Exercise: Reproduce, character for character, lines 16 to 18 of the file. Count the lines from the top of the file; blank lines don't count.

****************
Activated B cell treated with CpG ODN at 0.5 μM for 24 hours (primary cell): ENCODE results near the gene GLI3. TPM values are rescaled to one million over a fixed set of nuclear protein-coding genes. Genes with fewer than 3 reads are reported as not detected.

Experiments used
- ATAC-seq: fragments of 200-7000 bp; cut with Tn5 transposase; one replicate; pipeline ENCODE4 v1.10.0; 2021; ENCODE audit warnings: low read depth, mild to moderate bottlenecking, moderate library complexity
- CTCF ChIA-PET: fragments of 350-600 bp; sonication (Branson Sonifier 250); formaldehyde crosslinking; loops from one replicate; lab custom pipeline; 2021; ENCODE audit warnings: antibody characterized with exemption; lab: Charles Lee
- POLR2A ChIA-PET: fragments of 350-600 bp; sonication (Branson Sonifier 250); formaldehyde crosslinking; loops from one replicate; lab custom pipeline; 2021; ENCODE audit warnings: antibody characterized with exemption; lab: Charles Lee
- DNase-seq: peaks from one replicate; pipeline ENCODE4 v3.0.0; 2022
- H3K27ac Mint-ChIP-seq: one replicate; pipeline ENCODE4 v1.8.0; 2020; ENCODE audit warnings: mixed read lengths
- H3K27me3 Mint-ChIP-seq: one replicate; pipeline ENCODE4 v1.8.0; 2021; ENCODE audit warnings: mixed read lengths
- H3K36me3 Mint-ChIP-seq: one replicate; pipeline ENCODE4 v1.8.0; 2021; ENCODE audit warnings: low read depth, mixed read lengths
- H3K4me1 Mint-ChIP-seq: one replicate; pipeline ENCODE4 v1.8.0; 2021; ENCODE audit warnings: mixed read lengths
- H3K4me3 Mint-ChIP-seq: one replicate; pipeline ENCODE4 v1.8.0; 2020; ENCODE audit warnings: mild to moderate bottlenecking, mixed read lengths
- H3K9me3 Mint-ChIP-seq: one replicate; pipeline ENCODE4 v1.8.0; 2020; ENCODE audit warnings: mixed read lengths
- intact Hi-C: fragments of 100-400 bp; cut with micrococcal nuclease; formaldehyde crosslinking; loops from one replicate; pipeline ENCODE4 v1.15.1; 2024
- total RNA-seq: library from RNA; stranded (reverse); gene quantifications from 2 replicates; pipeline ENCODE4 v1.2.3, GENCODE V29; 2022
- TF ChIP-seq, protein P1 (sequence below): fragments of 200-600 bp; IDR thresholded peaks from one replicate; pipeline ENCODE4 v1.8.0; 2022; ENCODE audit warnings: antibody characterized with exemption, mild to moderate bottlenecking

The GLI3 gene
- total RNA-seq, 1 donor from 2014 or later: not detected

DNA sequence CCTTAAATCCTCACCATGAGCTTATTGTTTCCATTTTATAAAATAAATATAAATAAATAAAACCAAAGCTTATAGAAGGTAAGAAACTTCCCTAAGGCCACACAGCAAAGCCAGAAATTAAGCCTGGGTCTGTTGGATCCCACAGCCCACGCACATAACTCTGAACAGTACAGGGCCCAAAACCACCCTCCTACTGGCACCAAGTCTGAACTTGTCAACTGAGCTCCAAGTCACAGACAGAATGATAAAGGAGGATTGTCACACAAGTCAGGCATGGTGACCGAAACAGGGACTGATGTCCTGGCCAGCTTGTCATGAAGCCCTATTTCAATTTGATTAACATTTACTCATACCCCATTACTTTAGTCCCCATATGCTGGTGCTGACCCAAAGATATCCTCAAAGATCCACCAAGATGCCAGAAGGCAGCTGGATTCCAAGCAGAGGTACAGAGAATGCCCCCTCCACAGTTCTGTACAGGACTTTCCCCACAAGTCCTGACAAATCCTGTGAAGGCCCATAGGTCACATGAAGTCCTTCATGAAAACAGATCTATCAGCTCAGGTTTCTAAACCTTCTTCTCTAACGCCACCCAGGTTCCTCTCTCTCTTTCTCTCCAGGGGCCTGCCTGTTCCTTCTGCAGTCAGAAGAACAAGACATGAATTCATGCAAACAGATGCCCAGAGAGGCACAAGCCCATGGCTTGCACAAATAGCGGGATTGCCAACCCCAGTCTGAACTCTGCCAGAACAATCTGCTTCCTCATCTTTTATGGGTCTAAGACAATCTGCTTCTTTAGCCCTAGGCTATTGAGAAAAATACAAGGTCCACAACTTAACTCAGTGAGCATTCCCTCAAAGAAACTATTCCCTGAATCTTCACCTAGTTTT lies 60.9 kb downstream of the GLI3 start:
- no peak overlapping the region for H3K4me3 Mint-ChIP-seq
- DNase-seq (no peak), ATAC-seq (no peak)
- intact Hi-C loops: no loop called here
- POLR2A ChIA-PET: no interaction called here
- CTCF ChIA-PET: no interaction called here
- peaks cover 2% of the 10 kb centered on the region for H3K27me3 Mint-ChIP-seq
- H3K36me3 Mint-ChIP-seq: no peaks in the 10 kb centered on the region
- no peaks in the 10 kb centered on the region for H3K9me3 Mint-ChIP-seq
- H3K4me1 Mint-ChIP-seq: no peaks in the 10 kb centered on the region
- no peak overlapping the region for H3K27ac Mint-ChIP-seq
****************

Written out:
The GLI3 gene
- total RNA-seq, 1 donor from 2014 or later: not detected

DNA sequence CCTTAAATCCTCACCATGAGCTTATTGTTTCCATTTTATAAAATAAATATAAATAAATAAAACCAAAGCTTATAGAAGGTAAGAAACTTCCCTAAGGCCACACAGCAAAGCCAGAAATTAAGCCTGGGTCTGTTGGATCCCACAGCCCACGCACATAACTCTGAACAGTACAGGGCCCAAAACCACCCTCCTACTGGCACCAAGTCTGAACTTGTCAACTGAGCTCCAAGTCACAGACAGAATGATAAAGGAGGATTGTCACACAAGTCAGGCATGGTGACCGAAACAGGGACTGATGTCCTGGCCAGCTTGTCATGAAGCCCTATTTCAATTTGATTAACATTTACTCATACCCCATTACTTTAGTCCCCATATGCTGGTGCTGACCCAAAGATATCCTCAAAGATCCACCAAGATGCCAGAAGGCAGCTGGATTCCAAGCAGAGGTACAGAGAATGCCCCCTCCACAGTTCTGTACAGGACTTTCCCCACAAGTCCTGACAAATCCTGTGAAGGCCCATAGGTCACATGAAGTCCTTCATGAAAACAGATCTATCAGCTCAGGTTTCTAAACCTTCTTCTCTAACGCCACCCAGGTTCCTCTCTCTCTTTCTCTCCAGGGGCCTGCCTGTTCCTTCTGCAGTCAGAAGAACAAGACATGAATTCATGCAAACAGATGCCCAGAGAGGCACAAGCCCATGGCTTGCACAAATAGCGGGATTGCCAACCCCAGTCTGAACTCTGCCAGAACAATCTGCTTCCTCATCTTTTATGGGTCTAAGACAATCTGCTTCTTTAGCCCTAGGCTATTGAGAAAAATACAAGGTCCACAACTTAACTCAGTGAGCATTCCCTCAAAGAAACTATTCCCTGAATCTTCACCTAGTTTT lies 60.9 kb downstream of the GLI3 start: